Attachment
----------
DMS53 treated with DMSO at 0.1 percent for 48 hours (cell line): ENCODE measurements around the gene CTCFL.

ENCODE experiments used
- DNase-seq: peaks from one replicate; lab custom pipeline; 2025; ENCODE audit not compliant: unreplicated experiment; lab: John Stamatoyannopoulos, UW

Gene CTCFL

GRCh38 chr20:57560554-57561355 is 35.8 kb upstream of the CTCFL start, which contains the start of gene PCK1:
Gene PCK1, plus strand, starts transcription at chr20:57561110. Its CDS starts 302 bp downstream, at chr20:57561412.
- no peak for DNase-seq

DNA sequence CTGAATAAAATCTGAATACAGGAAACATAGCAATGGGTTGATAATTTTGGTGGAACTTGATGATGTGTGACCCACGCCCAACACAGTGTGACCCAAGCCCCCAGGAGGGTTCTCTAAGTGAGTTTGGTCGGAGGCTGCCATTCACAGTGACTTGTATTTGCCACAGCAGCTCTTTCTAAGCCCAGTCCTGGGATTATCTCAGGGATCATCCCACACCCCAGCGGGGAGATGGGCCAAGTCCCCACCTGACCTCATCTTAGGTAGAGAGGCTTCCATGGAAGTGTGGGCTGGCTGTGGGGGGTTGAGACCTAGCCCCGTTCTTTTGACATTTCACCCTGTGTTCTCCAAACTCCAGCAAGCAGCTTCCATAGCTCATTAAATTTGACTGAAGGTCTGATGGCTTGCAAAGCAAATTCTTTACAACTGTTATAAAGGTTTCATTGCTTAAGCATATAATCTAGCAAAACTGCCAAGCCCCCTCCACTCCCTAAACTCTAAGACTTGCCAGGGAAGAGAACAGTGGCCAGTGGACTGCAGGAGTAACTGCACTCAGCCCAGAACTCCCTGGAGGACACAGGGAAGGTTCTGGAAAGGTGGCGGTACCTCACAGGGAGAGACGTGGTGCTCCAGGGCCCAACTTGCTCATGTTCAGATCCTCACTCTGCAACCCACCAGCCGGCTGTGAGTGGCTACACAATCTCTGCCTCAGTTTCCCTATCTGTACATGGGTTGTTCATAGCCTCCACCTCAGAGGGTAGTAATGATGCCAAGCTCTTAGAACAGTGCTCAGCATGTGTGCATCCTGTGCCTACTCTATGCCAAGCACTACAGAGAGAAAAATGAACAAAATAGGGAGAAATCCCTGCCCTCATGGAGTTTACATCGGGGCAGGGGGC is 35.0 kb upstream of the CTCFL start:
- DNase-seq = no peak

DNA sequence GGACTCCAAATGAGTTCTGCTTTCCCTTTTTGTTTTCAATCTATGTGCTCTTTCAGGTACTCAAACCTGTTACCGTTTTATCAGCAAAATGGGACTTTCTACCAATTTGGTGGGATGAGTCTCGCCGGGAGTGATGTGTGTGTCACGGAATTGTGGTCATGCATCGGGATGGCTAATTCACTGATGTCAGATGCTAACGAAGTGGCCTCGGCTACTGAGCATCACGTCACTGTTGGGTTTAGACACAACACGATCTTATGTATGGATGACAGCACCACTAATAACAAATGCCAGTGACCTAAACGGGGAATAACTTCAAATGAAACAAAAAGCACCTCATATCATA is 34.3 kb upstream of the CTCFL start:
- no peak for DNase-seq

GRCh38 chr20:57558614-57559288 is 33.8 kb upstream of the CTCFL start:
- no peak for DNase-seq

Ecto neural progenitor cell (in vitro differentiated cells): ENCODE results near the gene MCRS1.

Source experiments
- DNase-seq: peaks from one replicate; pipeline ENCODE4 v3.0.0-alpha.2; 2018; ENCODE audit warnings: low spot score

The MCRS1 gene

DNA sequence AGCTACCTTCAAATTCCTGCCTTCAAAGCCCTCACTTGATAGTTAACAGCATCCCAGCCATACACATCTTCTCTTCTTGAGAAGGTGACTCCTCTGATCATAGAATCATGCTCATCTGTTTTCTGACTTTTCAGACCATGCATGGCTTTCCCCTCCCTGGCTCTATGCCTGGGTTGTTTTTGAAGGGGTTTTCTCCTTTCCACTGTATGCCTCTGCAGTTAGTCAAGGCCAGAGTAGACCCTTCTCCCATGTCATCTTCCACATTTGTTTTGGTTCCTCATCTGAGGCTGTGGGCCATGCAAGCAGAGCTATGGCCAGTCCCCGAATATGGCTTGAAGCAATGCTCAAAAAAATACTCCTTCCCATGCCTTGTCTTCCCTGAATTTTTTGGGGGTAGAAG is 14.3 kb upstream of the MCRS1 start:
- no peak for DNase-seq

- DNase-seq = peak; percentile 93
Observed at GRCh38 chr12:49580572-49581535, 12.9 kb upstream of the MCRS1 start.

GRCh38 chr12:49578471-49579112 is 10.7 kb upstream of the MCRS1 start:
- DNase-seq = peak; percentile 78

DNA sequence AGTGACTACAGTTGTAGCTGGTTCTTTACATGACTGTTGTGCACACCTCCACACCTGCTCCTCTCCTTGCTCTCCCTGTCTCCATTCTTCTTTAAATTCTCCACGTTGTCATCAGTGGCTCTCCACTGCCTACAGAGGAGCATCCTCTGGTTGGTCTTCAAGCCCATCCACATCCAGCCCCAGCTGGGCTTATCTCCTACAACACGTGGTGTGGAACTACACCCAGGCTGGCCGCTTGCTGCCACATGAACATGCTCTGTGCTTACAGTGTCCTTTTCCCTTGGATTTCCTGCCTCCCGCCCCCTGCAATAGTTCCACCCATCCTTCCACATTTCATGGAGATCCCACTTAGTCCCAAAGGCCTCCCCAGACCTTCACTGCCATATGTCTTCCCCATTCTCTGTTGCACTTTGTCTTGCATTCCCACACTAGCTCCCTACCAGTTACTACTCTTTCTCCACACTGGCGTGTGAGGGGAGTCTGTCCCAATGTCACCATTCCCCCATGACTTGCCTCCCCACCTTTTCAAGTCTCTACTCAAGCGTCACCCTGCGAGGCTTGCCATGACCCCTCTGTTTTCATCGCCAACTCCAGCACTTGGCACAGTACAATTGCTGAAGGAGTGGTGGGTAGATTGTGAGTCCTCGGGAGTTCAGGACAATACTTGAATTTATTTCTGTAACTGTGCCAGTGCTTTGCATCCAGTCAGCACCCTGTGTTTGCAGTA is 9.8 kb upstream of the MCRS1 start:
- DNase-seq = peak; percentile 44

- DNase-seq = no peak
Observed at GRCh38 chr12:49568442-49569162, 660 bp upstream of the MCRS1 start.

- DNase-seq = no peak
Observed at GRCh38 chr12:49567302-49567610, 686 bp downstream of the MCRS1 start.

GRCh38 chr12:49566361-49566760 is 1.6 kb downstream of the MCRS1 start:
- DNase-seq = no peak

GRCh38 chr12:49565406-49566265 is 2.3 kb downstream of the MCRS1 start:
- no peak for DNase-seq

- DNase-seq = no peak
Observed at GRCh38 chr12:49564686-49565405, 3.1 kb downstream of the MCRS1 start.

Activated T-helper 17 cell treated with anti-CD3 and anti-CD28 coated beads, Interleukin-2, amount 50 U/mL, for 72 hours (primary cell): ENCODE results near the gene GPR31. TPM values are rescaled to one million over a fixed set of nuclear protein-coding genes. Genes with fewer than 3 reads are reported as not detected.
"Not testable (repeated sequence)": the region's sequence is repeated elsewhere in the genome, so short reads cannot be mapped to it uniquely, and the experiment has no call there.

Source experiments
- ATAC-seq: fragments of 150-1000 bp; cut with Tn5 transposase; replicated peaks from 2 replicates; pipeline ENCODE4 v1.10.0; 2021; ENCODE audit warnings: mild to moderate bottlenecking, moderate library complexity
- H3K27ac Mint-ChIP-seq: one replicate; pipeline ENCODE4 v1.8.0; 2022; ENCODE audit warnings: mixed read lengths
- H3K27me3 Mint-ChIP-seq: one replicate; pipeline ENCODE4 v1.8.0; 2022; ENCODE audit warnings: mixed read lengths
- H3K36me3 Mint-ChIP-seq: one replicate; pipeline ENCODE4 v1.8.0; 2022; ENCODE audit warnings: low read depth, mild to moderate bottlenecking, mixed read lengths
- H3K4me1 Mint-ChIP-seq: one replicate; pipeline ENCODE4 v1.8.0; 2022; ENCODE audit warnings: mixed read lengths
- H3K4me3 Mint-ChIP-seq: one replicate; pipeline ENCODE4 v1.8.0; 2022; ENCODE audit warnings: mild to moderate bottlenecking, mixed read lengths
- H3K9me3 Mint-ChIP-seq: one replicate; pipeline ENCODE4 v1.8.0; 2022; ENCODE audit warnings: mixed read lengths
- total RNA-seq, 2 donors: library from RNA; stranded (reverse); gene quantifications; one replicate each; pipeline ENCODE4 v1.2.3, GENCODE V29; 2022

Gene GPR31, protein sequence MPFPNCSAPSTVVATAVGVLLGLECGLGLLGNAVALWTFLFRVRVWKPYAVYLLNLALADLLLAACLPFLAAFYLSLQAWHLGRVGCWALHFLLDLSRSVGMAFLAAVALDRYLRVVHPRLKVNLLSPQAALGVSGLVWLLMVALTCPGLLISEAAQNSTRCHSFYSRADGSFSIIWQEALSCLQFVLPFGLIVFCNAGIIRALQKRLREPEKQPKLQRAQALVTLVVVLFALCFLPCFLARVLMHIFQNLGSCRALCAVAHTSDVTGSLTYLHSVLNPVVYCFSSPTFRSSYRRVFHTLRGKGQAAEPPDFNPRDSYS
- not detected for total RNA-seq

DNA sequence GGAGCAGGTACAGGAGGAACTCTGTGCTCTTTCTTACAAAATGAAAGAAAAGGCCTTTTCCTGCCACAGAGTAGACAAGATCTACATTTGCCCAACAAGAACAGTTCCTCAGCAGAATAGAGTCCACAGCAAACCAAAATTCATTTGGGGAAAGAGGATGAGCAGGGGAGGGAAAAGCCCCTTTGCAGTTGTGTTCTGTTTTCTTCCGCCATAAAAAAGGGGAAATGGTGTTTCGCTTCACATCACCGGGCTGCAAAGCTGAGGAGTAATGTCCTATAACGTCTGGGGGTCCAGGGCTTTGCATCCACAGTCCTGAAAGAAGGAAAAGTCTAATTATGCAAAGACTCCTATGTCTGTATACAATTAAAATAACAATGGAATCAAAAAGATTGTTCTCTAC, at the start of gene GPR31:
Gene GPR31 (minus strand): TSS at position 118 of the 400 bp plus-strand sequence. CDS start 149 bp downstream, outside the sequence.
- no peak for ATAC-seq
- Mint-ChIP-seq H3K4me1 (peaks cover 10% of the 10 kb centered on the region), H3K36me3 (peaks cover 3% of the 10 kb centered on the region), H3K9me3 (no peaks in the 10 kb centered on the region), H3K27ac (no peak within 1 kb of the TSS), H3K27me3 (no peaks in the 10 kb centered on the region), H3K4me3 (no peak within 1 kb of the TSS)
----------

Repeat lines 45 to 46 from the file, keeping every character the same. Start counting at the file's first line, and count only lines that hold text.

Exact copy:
- H3K9me3 Mint-ChIP-seq: one replicate; pipeline ENCODE4 v1.8.0; 2022; ENCODE audit warnings: mixed read lengths
- total RNA-seq, 2 donors: library from RNA; stranded (reverse); gene quantifications; one replicate each; pipeline ENCODE4 v1.2.3, GENCODE V29; 2022